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Wives of the Composers

By Arthur Elson
Among the women who have influenced music without actually creating it, none have had greater chances to use their power than the wives of the famous composers.

Often they have been endowed with no inconsiderable musical genius themselves, but have sacrificed their claim to renown upon the altar of domestic duty. Sometimes, in rare instances, they have had the ability to perform the double task of caring for the household and continuing their own musical labours. Their story is an interesting one, and from the time of the great John Sebastian Bach, who stands as a model of domestic purity, down even to the present day, they have played a large part in shaping the musical destinies of the world.

From the twelfth to the seventeenth century is a long gap, and music underwent many changes during this period. After the passing of the minstrel knights, popular music fades out of sight. That it had an existence, however, is amply proven. The Jongleurs must have continued long after their masters were stamped out, for their direct successors are with us to-day, and our hand-organ is the descendant of their fearful and wonderful organistrum. The entire school of English national music saw its palmiest days during this epoch. Even on the Continent, the great schools of contrapuntists delighted to show their skill by employing as their cantus firmus, or chief part, some well-known popular song, such as "L'Homme Armé," for example.

In Germany, the mantle of the Minnesingers fell upon the guilds of musical amateurs in the growing commercial cities. Less poetic than their predecessors, these Mastersingers, as they named themselves, often took refuge in arbitrary rules and set metrical forms that made a poor substitute for real inspiration. That there was some genuine poetic feeling and humour among them is shown by the work of Hans Sachs, the greatest of their number. He wrote many poems and plays, of which the "Fassnachtspiele" were the most popular and the most mirth-provoking. Contrary to the version of his life given in Wagner's opera, he succeeded in making a second marriage late in life; and contrary to the general experience in such cases, the marriage was a happy one, for his young wife was exceedingly proud of her famous husband. But in the actual creative work of the Mastersingers woman played no part.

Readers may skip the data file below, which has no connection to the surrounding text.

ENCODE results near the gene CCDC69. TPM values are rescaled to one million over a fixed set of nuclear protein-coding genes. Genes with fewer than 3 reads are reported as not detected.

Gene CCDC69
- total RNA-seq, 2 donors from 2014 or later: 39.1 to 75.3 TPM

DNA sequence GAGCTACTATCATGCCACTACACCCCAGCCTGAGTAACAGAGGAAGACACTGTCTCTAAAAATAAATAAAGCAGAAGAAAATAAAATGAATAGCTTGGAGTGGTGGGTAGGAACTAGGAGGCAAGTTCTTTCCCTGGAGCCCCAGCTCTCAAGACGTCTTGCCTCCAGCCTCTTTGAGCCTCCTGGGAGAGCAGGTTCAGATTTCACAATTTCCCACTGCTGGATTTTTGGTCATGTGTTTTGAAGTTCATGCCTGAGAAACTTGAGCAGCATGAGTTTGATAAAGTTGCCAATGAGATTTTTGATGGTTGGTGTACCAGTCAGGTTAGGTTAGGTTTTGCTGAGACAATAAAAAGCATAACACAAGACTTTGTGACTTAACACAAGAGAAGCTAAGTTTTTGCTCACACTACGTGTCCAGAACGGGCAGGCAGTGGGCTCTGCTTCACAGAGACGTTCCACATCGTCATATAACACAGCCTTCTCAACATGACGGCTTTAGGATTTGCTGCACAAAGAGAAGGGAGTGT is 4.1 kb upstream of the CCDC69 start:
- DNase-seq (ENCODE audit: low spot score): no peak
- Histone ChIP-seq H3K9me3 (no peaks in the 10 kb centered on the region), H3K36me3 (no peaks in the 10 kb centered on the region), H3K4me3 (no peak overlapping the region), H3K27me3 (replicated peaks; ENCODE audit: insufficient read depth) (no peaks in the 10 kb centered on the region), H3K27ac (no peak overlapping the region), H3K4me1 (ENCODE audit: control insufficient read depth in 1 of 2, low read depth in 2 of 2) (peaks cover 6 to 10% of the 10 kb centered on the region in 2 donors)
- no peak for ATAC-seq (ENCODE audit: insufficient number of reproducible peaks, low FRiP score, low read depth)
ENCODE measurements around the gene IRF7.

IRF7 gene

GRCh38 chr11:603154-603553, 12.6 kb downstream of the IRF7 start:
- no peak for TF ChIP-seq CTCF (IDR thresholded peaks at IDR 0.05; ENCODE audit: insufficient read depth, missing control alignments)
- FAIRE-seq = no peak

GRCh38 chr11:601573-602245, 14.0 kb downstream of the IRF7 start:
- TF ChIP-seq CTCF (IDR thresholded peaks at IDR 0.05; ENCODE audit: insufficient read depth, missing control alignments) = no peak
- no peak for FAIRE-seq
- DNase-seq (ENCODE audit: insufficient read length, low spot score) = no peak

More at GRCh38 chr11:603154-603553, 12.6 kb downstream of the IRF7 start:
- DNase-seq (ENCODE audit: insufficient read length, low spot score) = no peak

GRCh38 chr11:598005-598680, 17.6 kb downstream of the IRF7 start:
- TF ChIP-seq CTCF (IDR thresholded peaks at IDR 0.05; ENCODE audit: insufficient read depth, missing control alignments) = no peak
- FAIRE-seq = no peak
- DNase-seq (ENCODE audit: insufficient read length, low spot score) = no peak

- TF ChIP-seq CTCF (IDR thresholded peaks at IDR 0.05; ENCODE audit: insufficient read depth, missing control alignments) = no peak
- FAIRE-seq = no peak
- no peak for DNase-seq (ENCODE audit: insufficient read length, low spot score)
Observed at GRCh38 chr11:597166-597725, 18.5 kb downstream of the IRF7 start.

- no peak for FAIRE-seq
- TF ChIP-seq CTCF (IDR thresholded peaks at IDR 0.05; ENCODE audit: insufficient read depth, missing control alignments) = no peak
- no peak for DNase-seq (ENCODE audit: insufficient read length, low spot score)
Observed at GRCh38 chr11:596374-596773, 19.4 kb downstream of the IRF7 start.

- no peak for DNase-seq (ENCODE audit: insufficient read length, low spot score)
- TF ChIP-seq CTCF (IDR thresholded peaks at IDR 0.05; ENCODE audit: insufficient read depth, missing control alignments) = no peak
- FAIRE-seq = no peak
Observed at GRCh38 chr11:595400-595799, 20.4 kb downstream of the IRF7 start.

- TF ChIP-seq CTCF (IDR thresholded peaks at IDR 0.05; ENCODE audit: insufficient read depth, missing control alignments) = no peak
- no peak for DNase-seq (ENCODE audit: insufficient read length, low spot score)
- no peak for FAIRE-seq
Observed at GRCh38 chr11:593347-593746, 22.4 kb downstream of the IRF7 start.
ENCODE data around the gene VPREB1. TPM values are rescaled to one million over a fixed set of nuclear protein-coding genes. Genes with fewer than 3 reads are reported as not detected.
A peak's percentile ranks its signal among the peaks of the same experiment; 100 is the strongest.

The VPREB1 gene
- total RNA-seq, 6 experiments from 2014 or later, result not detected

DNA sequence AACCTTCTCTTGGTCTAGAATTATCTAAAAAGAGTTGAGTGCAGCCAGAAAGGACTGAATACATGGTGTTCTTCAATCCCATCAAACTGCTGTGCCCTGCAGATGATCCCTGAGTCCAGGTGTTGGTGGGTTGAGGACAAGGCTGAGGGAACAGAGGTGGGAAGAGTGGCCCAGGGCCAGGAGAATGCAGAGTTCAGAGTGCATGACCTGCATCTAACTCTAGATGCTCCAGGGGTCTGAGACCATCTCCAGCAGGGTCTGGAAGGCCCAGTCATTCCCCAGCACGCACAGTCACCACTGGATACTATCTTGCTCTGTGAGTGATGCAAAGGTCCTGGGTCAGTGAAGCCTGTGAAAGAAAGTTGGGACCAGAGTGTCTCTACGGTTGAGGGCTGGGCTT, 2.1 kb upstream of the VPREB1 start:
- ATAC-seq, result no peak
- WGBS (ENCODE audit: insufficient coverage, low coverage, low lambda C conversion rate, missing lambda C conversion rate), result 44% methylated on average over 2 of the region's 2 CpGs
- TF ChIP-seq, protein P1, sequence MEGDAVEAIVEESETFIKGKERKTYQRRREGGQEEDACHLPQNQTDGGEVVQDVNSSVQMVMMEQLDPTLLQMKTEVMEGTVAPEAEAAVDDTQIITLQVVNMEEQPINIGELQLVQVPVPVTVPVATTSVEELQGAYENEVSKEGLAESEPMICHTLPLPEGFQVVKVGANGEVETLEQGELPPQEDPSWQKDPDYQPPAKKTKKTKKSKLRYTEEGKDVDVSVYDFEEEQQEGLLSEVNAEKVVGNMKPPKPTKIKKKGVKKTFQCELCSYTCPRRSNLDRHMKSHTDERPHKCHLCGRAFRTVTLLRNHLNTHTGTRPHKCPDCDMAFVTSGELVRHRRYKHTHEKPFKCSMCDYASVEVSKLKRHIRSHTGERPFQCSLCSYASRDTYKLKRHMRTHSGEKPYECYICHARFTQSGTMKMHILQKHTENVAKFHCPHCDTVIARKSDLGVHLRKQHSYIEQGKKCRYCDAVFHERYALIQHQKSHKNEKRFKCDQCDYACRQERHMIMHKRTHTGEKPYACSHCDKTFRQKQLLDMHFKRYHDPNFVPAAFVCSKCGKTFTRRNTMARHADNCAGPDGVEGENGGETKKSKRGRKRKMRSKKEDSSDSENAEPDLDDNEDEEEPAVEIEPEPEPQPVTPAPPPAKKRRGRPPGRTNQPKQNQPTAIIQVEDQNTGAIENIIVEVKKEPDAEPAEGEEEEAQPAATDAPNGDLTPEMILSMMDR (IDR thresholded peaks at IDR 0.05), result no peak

Sacred music and the science of composition flourished as never before. There is an appropriate saying that old music was horizontal, while now it is vertical; and the contrast between the interweaving of parts, proceeding smoothly together, and our single melodies supported by massive chords, is aptly illustrated by the remark. This very interweaving led to a style of music that was extremely complex, affording chances for intellectual and mathematical skill rather than emotional fervour. It has been customary to say that this style of composition was unsuited to women, and to pass over the epoch with the casual remark that no women composers appear within its limits. But modern research has shown the futility of this statement.

The records of the Netherland schools are meagre, so it is to Italy that we must turn for the earliest examples of skilled women composers. The first great name is that of Maddalena Casulana, who was born at Brescia about 1540. Her published compositions took the shape of two volumes of madrigals, issued in 1568 and 1583. Next in point of time comes Vittoria Aleotti, a native of Argenta. Her magnum opus was published at Venice, in 1593, under the flowery title, "Ghirlanda dei Madrigali a 4 Voci." Francesca Baglioncella, born at Perugia in the same century, is another exponent of the art, while Orsina Vizzani, who first saw the light of day at Bologna in 1593, not only composed many pieces in this form, but by playing her own and others' works did much to make it popular with all music-lovers in Italy.

The year 1600 saw the beginning of opera, due to the work of Peri and his Florentine compeers in trying to—

"Revive the just designs of Greece."